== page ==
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GOP Senate Whip John Cornyn On President Obama’s Comments On Race And Use Of The “N” Word

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Texas Senator John Cornyn joined me on today’s show, and we discussed President Obama’s recent statements on race as well as his use of the “n” word:




HH: Joined now by the GOP Senate Whip, number two of the Republicans in the United States Senate, Senator John Cornyn. Welcome back, Senator Cornyn, it’s always a great honor and pleasure to talk to you, great to have you.

JC: Great to be with you, Hugh, thank you for having me.

HH: I want to begin by referencing what the President said earlier today that racism is in the DNA of Americans. How do you react to that?

JC: You know, I thought with the election of this president being the first African-American president of the United States, that he could use that to great effect to heal the racial divide in America. I don’t think the President’s announcing any news. Obviously, our history is very well known, and America’s original sin was treating African-Americans and others as less than human. But we have come a long, long way, and he’s perhaps Exhibit A of that fact. So I wish he would take the high road and try to use his unique position to heal our nation rather than to aggravate that divide.

HH: He also actually used the N word today, and I’m still kind of stunned by that. Are you?

JC: Yeah, I am. It’s not something you’d expect to hear from the president of the United States. And I just think, I don’t really understand what his point is by doing that. He has to know that this is going to be extremely offensive to an awful lot of people, and just seems gratuitous.

HH: Let’s move on to the aftermath of Charleston, Senator. Yesterday, I was on Face the Nation with Gwen Ifill and Michael Gerson and David Ignatius, and John Dickerson, who’s doing a wonderful job with that show. And it was interesting to me. A week ago when I was on with Chuck Todd, we were talking about Islamic State almost exclusively, and yesterday, we were obviously talking about the aftermath of Charleston. Events move so fast that people overlook what Devin Nunes said on the show, which is America is at more danger of a terrorist attack, in his opinion as chair of the House Intelligence Committee than we have ever been. And that included before 9/11, which means imminent. What do you think of what the Chairman was saying?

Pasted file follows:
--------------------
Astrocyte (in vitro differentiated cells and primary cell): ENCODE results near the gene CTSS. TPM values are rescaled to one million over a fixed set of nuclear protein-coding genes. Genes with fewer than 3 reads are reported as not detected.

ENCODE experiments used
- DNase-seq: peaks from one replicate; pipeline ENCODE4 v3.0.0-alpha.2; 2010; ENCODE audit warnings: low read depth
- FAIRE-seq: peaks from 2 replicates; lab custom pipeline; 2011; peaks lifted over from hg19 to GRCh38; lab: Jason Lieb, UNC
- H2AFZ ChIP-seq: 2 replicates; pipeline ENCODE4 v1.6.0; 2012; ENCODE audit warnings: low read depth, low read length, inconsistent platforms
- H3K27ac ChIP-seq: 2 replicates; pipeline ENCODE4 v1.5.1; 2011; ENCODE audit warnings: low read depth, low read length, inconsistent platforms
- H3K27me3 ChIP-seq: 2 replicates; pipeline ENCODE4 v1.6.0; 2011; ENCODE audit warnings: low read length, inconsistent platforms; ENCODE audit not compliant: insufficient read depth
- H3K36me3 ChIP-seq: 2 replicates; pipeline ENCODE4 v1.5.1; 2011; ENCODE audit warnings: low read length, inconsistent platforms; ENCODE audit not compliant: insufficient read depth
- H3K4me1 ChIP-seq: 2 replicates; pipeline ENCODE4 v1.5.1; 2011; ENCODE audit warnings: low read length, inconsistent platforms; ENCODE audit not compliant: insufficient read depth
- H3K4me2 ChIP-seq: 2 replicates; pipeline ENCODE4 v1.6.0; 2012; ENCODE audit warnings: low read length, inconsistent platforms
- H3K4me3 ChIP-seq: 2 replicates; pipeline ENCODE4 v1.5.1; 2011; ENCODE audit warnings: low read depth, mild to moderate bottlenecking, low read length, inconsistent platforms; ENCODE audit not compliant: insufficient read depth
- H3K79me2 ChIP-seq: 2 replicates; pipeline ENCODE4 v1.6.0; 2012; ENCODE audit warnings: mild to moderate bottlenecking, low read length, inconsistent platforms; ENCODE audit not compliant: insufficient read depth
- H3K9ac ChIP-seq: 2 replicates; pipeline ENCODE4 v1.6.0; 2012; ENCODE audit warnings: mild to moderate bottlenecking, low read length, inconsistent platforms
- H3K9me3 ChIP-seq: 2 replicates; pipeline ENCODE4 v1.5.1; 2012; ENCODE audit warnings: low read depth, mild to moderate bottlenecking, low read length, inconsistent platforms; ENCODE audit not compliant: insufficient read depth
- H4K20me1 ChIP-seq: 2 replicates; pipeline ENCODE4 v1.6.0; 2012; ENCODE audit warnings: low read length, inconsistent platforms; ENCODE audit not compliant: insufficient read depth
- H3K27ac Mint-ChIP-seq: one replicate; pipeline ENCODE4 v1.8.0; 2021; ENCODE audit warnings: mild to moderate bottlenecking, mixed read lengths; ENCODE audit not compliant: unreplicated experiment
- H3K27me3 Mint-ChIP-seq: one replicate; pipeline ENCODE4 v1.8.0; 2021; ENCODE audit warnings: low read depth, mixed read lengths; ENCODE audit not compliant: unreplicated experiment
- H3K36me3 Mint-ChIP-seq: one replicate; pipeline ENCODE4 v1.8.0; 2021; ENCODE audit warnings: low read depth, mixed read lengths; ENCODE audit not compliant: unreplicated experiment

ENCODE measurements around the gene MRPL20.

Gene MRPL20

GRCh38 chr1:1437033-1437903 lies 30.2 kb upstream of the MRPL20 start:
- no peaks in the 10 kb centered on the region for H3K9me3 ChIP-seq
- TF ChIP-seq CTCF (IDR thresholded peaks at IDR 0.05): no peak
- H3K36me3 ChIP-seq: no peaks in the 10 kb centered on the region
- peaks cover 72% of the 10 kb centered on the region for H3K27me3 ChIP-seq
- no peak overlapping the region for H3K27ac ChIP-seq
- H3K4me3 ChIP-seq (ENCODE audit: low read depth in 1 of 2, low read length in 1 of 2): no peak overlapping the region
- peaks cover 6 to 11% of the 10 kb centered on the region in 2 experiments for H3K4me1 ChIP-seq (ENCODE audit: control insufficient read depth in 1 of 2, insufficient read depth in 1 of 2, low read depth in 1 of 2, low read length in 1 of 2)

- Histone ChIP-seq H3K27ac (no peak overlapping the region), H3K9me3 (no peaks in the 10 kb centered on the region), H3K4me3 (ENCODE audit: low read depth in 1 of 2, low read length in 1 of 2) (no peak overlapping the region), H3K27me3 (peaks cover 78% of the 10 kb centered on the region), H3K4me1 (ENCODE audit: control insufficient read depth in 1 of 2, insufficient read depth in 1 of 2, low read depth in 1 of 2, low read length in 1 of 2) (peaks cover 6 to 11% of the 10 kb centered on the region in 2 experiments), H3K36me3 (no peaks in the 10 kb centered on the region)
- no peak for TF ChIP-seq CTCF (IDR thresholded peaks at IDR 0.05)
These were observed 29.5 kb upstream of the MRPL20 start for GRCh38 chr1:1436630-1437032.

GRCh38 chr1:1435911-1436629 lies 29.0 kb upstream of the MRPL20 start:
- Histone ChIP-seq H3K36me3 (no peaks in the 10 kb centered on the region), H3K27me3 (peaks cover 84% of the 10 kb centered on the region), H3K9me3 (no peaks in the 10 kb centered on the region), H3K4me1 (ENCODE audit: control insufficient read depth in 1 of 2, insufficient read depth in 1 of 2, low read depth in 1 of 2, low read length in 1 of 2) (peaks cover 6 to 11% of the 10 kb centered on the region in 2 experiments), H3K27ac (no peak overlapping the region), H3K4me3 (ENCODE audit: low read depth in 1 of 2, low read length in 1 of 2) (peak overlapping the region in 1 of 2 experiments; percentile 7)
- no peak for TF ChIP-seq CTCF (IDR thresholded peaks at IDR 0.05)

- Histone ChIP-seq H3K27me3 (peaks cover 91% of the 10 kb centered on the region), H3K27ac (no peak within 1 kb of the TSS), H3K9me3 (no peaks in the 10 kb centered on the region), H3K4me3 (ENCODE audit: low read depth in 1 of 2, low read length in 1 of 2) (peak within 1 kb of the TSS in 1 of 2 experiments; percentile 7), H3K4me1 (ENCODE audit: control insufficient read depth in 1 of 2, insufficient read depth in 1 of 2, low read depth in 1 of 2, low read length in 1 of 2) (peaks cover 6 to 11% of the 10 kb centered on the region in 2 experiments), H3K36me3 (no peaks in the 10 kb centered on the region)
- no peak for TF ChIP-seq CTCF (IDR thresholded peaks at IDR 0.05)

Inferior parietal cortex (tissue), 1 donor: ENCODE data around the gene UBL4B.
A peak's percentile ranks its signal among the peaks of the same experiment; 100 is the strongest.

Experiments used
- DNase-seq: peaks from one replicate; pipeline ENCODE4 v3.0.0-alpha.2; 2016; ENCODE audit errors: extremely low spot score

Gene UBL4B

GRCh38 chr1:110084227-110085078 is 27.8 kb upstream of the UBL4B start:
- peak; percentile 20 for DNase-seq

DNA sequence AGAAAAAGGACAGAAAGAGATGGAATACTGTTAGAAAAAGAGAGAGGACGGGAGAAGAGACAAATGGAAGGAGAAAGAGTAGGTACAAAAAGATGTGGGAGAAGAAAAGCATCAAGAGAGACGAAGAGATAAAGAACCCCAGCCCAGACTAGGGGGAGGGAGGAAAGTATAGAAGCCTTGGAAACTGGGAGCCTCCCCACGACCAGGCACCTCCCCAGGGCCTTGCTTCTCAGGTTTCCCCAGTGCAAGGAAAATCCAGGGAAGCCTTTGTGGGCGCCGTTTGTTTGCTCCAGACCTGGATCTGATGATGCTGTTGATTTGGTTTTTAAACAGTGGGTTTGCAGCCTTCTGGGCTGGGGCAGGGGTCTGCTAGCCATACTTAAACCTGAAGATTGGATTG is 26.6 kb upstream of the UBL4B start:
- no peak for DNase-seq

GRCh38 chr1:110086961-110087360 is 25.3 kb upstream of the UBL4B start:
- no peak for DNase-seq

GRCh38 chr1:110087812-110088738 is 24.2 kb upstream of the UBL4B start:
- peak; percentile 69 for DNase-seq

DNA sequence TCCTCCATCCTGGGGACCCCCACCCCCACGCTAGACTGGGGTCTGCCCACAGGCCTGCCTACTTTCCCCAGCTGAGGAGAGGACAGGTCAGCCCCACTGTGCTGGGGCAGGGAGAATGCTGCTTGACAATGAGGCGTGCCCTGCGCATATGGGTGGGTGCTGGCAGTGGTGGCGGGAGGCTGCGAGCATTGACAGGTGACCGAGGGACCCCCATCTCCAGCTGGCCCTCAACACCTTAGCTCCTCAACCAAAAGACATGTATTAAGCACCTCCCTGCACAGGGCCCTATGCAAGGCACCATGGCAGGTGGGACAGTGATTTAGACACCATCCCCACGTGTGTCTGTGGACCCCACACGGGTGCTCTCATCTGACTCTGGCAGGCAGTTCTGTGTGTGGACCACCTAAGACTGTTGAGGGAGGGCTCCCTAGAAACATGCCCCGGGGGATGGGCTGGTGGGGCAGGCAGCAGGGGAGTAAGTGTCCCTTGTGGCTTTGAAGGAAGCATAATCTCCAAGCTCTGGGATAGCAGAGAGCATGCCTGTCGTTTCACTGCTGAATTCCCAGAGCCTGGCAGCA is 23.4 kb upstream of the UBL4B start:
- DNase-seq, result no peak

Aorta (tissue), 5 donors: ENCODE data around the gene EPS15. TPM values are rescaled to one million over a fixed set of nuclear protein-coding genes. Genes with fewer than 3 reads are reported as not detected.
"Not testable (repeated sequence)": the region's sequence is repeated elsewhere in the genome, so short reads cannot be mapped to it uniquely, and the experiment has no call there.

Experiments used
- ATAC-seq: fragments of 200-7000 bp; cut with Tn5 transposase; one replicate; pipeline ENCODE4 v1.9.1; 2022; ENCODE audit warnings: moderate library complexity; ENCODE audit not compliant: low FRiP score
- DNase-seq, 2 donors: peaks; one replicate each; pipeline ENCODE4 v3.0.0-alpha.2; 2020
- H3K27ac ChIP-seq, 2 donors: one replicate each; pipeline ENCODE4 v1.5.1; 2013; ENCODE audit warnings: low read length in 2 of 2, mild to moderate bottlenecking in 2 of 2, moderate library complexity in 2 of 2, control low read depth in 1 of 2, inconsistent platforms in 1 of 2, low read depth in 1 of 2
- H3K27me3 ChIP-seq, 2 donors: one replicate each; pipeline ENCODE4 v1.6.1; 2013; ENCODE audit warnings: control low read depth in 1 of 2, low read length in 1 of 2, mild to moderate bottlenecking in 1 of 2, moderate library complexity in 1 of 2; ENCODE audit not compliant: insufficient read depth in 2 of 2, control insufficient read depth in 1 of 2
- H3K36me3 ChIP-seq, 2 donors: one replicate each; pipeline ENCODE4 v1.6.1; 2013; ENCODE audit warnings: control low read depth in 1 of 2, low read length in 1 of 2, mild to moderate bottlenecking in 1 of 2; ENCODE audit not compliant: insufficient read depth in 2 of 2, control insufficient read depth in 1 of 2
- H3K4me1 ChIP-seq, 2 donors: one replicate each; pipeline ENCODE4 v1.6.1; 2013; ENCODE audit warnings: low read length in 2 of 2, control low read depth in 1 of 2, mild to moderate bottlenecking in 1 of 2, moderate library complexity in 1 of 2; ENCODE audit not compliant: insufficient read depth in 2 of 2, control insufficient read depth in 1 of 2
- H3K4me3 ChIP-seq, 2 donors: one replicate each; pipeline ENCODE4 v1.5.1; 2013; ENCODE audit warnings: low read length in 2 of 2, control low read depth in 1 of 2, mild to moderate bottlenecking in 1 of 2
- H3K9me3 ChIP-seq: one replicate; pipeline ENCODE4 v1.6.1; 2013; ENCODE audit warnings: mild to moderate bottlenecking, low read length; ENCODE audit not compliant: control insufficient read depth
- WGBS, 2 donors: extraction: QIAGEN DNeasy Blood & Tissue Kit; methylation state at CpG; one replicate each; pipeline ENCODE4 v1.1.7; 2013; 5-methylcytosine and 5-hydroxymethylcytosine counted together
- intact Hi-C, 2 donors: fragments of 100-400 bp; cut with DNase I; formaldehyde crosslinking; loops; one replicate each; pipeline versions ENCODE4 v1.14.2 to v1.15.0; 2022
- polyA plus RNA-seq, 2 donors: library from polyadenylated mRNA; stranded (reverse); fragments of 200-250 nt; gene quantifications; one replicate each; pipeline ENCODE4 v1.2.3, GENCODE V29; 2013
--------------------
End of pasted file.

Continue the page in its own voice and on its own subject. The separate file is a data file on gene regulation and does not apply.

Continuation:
JC: Well, I think he’s right. That’s corroborated by James Clapper, the director of National Intelligence. And just as you begin to look around the world, yeah, James Clapper, the director of National Intelligence concurs with that assessment. And when you survey the world from North Korea to the Middle East, to Russia, to the Baltic states, it is a very, very dangerous world we’re living in. So it remains shocking to me that people don’t see the connection between America’s receding from its leadership role in the world and the encouragement that it gives to the thugs and pirates around the world.

HH: Now let’s turn to the subject at hand, which is the Defense Authorization, Defense Appropriations Act, and the Democrats that are sitting across the aisle from you in the Senate are apparently not willing to move forward on these bills. Where do we stand, Senator Cornyn, on these issues?

JC: Well, after a lot of threats, Hugh, we actually did get a big vote. I think it was 71senators voted for the Defense Authorization bill, big bipartisan vote. But then we turned to the bill that would actually pay the salary and benefits to our volunteer military and their families, and the Democrats filibustered it, not because they disagreed with what was in the bill, but because they want to use that as leverage to open negotiations for additional spending. And why they decided to pick the Defense Appropriations bill at a time when the world is on fire, as we discussed a moment ago, strikes me as extremely foolish and reckless.

HH: And so what is the schedule for getting a vote on Approps, because it does seem that it is foolish and reckless. And so obviously, it’s got to be put before them and the debate begun. When does that actually get squarely put before them?

JC: Well, of course, they blocked it once. Senator McConnell, using his prerogative as majority leader, changed his vote and now can move to reconsider it anytime. I hope we do that. We’re a little bit bogged down in some of the redo on the trade votes this week, but I trust that we’ll get to voting on that again before the end of the week. And then I hope we’ll turn to Veterans Administration and military construction funding, I think, to keep the pressure up and to break this kind of foolish, this kind of foolishness.


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